You also have absolutely no idea of the relief, the pride and the confidence they exude when they realise that all they have to do is decode and blend the letters and they will 'get' the word. They cannot believe how easy it is. Far from it being a joyless 'decoding process' it is liberating, confidence boosting and makes them independent (no-one is needed to tell them what the word is). And, they can actually get the meaning of what they are reading because they are no longer guessing a load of gobbledegook, they are reading properly structured sentences which make sense. All that guessing and predicting and analogy was such hard work and not at all productive for them.
    As for switching off their brains....I am (almost) struck dumb. Children need every bit of their brain engaged when they are reading properly. The switched off brains are the ones where the child is just looking at the occasional initial letter and making it all up as they go along. Believe you me, plenty of them do that.
    You won't believe this either, but reading is one of my greatest pleasures in life. I want all children to be able to have the skills to be able to make it their greatest pleasure too, if they want to. SP was a revelation for me because it actually did help the children I work with.
     
  7. inky

    inky Lead commenter

    I don't think that matters much in the early stages.
    I hate those awful repetitive books that children used to take home and read in class.
    Any child with hald a brain could work out the pattern without making any attempt at sounding out etc.
    And th e ig joke is how much time was wasted in 'colour-banding' the wretched things!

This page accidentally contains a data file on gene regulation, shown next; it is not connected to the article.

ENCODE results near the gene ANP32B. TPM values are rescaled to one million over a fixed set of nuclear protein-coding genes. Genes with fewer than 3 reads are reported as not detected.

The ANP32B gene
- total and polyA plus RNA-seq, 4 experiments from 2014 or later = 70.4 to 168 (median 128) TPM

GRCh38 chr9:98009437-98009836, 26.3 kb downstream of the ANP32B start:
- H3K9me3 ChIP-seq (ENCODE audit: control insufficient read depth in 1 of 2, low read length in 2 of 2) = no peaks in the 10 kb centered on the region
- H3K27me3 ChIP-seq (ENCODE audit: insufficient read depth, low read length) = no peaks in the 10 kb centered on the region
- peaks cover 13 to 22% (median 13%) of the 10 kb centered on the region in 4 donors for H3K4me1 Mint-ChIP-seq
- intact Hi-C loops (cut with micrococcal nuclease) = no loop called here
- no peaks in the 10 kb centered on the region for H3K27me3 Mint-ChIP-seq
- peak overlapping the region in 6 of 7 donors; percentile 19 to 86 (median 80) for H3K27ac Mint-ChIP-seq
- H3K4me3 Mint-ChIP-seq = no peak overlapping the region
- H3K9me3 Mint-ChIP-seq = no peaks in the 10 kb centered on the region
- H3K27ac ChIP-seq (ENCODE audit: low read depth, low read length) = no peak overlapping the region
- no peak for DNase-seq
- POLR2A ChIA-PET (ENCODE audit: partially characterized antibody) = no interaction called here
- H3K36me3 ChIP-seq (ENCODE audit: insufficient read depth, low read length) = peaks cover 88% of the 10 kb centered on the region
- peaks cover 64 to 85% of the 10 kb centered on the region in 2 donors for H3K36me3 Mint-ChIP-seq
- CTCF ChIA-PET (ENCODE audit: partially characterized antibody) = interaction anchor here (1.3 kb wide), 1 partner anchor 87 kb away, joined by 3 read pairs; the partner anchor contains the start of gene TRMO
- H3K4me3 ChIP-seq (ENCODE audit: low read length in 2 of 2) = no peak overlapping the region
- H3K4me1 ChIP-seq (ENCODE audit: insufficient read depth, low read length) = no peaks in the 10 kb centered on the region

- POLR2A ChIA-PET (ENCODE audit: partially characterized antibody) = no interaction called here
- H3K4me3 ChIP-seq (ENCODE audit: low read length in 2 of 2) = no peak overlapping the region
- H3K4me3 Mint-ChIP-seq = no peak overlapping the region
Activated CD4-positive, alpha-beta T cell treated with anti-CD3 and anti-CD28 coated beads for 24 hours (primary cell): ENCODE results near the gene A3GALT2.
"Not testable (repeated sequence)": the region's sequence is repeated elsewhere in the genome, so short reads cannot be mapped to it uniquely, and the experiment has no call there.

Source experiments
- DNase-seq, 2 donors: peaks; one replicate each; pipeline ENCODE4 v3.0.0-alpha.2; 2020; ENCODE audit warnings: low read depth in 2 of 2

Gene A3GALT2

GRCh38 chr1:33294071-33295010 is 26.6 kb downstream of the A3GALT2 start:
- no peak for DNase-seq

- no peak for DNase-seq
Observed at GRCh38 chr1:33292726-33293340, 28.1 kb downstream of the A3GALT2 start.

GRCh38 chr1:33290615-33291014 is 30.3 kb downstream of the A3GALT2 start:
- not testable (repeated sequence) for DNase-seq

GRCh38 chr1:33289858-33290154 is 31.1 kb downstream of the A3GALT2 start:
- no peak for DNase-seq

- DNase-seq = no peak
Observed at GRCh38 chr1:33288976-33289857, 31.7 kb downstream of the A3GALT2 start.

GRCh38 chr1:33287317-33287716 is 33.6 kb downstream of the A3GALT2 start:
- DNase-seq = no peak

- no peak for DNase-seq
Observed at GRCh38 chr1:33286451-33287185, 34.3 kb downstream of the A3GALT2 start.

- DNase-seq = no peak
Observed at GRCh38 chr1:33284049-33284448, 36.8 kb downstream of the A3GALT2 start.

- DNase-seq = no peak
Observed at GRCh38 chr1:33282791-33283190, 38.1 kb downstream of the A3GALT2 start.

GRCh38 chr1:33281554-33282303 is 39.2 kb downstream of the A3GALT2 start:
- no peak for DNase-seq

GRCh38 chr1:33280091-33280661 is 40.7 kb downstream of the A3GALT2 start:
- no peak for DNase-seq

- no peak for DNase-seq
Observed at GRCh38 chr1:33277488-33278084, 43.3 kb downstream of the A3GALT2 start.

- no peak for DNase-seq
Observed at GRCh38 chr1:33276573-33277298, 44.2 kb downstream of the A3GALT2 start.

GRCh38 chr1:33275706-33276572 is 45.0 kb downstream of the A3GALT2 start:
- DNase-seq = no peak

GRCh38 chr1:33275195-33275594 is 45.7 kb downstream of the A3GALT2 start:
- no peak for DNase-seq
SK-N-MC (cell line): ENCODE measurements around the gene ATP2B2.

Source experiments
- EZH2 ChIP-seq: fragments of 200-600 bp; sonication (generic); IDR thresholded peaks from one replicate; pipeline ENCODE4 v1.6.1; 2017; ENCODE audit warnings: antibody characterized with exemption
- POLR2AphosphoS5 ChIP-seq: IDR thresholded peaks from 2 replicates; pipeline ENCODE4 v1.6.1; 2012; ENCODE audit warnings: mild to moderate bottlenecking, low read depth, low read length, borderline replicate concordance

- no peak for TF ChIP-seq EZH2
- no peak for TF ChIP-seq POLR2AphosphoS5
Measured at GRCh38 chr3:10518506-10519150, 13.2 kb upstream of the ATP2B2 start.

8. My daughter, who had been an avid reader, suddenly stopped extending her reading in y5. No new books, no new authors, no visits to the library, no. Couldn't tell me why. Just no. I assumed it was a passing phase, but after several weeks had passed I began to get a bit worried. At school she was reading books of her own that she'd read several times previously. I asked her what her teacher was reading to the class at school.

    'Oh, we don't have stories read to us any more.'

    'But you told me about -'

    'Yes, but that was in year 4.'

    I asked the literacy co-ordinator about the school's reading strategy. Or more specifically, their literature strategy, since I hadn't been able to find one on the DfES websites. It was left up to the class teacher whether they read to children or not. I asked how children could know what books were out there if no one read to them, and if they weren't expected to expand their repertoire at school. She looked puzzled and said 'But they have texts....that they study.' Having seen said texts, I suspect I would have been put off reading for pleasure at an early age if that was all I was exposed to. It appeared never to have crossed her mind that reading might be anything other than a utilitarian tool enabling one to get good qualifications and a decent job.